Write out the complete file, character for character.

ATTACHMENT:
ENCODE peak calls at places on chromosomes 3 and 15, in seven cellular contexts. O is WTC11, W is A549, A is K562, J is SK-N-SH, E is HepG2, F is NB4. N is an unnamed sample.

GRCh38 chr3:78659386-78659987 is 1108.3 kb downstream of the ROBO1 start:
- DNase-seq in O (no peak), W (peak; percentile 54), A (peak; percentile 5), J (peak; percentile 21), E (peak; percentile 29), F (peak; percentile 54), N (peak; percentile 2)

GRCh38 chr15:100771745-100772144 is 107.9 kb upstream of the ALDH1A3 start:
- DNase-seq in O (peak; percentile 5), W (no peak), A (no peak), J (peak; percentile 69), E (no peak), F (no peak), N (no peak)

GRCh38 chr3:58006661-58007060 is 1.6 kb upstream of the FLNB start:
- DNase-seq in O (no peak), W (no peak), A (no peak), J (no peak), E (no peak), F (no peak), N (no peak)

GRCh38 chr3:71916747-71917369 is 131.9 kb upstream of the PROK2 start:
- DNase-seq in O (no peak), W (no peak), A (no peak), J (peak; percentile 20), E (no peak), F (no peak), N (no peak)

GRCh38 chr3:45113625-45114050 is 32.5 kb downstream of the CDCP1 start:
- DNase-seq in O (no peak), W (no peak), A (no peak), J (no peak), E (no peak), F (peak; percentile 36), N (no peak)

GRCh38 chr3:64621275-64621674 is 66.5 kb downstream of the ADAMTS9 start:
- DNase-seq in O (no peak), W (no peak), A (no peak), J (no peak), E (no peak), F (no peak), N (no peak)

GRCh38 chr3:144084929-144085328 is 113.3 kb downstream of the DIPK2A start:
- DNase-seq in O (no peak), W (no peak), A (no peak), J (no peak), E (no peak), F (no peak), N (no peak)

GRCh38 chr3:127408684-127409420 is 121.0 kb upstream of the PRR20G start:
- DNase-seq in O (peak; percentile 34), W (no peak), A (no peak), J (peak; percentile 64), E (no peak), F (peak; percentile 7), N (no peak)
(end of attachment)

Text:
ENCODE peak calls at places on chromosomes 3 and 15, in seven cellular contexts. O is WTC11, W is A549, A is K562, J is SK-N-SH, E is HepG2, F is NB4. N is an unnamed sample.

GRCh38 chr3:78659386-78659987 is 1108.3 kb downstream of the ROBO1 start:
- DNase-seq in O (no peak), W (peak; percentile 54), A (peak; percentile 5), J (peak; percentile 21), E (peak; percentile 29), F (peak; percentile 54), N (peak; percentile 2)

GRCh38 chr15:100771745-100772144 is 107.9 kb upstream of the ALDH1A3 start:
- DNase-seq in O (peak; percentile 5), W (no peak), A (no peak), J (peak; percentile 69), E (no peak), F (no peak), N (no peak)

GRCh38 chr3:58006661-58007060 is 1.6 kb upstream of the FLNB start:
- DNase-seq in O (no peak), W (no peak), A (no peak), J (no peak), E (no peak), F (no peak), N (no peak)

GRCh38 chr3:71916747-71917369 is 131.9 kb upstream of the PROK2 start:
- DNase-seq in O (no peak), W (no peak), A (no peak), J (peak; percentile 20), E (no peak), F (no peak), N (no peak)

GRCh38 chr3:45113625-45114050 is 32.5 kb downstream of the CDCP1 start:
- DNase-seq in O (no peak), W (no peak), A (no peak), J (no peak), E (no peak), F (peak; percentile 36), N (no peak)

GRCh38 chr3:64621275-64621674 is 66.5 kb downstream of the ADAMTS9 start:
- DNase-seq in O (no peak), W (no peak), A (no peak), J (no peak), E (no peak), F (no peak), N (no peak)

GRCh38 chr3:144084929-144085328 is 113.3 kb downstream of the DIPK2A start:
- DNase-seq in O (no peak), W (no peak), A (no peak), J (no peak), E (no peak), F (no peak), N (no peak)

GRCh38 chr3:127408684-127409420 is 121.0 kb upstream of the PRR20G start:
- DNase-seq in O (peak; percentile 34), W (no peak), A (no peak), J (peak; percentile 64), E (no peak), F (peak; percentile 7), N (no peak)